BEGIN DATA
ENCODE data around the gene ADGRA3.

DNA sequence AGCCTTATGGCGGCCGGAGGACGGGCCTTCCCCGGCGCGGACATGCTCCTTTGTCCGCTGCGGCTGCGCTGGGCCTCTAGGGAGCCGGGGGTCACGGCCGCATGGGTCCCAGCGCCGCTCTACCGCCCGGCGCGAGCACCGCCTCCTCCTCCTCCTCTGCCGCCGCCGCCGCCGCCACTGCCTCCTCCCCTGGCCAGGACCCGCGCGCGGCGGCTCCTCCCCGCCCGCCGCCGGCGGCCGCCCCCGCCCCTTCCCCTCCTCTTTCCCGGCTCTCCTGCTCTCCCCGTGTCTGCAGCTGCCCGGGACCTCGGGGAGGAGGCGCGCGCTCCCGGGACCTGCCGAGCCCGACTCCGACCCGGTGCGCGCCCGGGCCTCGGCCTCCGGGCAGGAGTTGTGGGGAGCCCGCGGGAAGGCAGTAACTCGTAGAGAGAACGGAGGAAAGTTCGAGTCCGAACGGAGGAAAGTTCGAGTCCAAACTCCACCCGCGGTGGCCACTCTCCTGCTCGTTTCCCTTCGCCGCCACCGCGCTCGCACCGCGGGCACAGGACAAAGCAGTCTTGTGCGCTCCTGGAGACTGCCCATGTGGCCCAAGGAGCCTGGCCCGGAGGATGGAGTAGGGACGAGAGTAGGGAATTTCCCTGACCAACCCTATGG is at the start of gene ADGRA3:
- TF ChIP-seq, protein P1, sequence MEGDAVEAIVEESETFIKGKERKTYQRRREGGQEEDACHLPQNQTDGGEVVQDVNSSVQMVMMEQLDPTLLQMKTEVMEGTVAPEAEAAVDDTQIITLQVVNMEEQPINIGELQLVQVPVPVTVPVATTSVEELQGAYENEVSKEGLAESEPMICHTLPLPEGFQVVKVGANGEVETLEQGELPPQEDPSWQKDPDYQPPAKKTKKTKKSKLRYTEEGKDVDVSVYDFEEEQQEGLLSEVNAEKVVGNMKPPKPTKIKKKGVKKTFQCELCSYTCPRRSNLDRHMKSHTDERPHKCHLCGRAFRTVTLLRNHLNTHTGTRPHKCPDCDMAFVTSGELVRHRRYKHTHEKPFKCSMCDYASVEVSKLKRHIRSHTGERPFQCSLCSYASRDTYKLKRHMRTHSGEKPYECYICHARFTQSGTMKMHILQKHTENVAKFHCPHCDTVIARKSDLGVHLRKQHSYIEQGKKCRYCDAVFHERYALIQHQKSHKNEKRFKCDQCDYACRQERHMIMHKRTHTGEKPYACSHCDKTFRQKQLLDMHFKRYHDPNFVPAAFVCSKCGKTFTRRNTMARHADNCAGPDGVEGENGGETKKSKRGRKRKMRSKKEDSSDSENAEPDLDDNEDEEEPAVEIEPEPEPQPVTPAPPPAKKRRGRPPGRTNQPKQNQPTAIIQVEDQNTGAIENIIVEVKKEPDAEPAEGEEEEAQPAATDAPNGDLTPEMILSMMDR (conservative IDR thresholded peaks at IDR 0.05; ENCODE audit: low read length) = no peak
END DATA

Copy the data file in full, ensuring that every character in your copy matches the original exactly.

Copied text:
ENCODE data around the gene ADGRA3.

DNA sequence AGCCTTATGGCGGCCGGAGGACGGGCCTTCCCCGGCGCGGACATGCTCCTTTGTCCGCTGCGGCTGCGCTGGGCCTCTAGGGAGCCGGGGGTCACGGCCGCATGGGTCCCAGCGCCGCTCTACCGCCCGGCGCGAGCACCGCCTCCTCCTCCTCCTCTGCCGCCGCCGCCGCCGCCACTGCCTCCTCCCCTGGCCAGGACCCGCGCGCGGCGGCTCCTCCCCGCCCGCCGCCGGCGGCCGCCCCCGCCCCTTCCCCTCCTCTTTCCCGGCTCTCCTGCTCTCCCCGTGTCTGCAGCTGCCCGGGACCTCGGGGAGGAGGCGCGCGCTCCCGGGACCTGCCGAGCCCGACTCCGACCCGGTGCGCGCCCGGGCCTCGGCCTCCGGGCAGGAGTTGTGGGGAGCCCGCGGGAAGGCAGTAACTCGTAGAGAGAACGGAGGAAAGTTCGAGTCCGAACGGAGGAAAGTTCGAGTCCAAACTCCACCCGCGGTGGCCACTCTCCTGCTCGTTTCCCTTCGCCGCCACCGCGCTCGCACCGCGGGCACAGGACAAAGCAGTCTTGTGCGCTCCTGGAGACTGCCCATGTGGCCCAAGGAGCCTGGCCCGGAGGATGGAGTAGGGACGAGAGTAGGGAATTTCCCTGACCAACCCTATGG is at the start of gene ADGRA3:
- TF ChIP-seq, protein P1, sequence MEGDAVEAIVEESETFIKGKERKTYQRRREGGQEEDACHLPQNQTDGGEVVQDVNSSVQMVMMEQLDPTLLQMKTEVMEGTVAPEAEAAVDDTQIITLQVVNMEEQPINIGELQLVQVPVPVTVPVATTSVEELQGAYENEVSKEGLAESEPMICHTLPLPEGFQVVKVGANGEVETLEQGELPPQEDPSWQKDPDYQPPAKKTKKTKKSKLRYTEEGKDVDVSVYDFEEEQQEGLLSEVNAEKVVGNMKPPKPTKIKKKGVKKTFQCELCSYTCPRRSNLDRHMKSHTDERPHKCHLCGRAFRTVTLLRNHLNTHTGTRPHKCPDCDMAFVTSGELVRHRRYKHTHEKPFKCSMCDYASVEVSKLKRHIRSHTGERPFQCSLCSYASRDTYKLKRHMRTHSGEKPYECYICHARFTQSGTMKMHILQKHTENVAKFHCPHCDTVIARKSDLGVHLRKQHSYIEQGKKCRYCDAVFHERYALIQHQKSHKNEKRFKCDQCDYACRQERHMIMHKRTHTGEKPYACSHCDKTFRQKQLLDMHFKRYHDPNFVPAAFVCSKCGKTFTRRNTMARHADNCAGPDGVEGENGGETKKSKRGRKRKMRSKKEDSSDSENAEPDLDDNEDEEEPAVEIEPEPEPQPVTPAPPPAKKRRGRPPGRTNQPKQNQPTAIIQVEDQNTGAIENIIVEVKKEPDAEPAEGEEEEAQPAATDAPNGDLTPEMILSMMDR (conservative IDR thresholded peaks at IDR 0.05; ENCODE audit: low read length) = no peak